“We receive many emails from the platform worthy of Emmanuel Macron who announces “that gender equality will be the great cause of the five-year term”, quips Desrendeux.

But according to the latter, "it's always the same".

Same observation on the side of the founders of Stream'Her.

“Many users still feel untouchable.

Twitch's new tool especially helps moderators, as people who have already been banned are highlighted.

They can now directly see which accounts to watch out for,” explains Chloe.

For Twitchers, the fight against cyberbullying must also be done with education.

“From the start of a live, it should be remembered, for example, that cyberbullying is punishable.

If we had this little reminder, maybe it would come more into mind, ”says Chloé.

In order to understand why the platform did not empower its users more, we tried to contact the company, which referred us to Twitch's security policies.

It reads: “Hateful conduct and harassment are not allowed on Twitch.

[…] We will take action on all instances of hateful conduct and harassment, with escalating severity of enforcement where the behavior is targeted, personal, graphic, or repeated/prolonged, incites further abuse, or involves threats of violence or coercion”.

@TwitchFR @Twitch what are you actually doing against the creation of hateful nicknames?

I get racist, sexist, validist, homophobic nicknames all the time, etc...it is urgent to do something so that hatred and discrimination stop claiming victims pic.twitter.com/sseKoMLK4L

— Delfea Gaming (@DelfeaGaming) May 5, 2022


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The solution: human moderation?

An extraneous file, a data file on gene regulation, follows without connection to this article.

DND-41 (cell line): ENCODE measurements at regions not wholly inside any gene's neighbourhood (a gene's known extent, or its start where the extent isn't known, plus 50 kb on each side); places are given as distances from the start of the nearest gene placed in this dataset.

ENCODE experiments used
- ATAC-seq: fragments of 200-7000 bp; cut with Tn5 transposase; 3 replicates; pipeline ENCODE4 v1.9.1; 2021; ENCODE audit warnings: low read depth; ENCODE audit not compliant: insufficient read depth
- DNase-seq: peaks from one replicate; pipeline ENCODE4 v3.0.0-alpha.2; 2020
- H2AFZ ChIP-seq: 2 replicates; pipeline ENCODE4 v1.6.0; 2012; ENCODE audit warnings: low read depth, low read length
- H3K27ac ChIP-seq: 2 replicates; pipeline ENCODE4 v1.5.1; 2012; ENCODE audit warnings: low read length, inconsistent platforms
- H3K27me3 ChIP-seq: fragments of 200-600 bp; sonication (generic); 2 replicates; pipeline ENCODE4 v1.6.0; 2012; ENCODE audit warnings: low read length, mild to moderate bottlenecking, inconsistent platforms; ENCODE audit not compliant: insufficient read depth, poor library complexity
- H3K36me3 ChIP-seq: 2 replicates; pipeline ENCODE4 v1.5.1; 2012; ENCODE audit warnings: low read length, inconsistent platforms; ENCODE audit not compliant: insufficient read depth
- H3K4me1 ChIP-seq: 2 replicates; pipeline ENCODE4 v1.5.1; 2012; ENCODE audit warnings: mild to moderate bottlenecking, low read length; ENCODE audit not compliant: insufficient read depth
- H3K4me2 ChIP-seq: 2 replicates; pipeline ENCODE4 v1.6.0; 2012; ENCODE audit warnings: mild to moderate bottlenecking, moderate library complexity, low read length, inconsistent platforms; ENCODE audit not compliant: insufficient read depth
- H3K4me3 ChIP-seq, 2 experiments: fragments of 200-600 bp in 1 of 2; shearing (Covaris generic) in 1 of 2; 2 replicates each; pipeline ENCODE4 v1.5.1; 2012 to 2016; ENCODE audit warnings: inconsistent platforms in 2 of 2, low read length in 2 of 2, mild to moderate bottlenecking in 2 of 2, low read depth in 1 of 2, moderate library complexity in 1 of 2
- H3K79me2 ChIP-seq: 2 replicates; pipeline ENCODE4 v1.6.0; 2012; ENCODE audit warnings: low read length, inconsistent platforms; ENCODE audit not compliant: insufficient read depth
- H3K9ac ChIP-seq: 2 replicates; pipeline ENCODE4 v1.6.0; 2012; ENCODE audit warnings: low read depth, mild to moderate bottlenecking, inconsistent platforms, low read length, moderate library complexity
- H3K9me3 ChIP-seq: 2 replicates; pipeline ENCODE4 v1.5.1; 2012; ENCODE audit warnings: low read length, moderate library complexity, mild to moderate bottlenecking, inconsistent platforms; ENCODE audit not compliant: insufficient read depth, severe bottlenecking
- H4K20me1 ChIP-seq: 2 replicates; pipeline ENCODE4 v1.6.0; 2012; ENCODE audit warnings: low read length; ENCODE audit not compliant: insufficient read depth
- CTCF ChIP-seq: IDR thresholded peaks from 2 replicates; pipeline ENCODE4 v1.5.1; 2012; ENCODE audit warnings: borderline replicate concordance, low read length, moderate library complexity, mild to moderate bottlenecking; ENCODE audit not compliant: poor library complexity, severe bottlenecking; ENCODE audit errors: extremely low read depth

All streamers agree on one point: cyberbullying would be much better controlled if a human was behind it.

“When moderation is done automatically, it is easy to know how to circumvent it.

Robots do not necessarily have the understanding of the context like a real person”, recalls Chloé, the founder of Stream'Her.

So for many videographers, Twitch should consider banning IP addresses instead, to avoid repeat stalkers.

According to several Twitchers, banned users have already reappeared on their channels under much more virulent nicknames.

"We sometimes have requests for 'unban' with very offensive remarks," says Desrendeux.

“These nicknames could not be created normally, adds Delfea.

Except that it is algorithms that verify and not real people”.

Skeptical about Twtich's real desire to toughen its policy at the risk of causing a slaughter in the number of users, streamers continue to organize themselves to ensure more punctilious moderation on their account.

A few days ago, the Stream'Her collective, for example, launched a discord to connect streamers in order to help them moderate their lives among themselves.

Mutual aid which for the most part limits the weight of cyberbullying.

“If I didn't have the associations behind me, I probably wouldn't be on Twitch anymore,” Delfea admits.

And the Stream'her collective agrees: "Cyberharassment is a big negative point, but what comes back each time in conclusion - and so much the better - is that we don't want to give reason to these malicious accounts".

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The Maghla case, a first in court

Justice also seems to take hold of the problem of cyberbullying on Twitch.

On May 18, the Meaux Criminal Court pronounced, including six months suspended, against a 27-year-old man.

He is accused of harassing the streamer Maghla, followed by nearly 665,000 people.

The streamer had filed a complaint after multiple threats from someone who turned out to be an apprentice streamer.

He claimed to "be in a relationship" with her and sent her dozens of messages a day, told Le Parisien at the time.

He had even threatened to kill his dog.

During his trial, the accused explained that he had contacted her to "teach him the tricks of the trade".

“The defendant acknowledges the facts but he does not understand why he is appearing in court.

He justifies his harassment by his will to succeed and because the victim should help him to succeed.

For him, it's normal behavior, if you want to create a place in this environment.

But we are far from the register of a simple professional opportunity.

If he wants to be an influencer, act, but not by harassing, “concluded the deputy prosecutor during the verdict.

In France, it

  • By the Web

  • Twitch

  • Cyber ​​harassment

  • Women

  • Harassment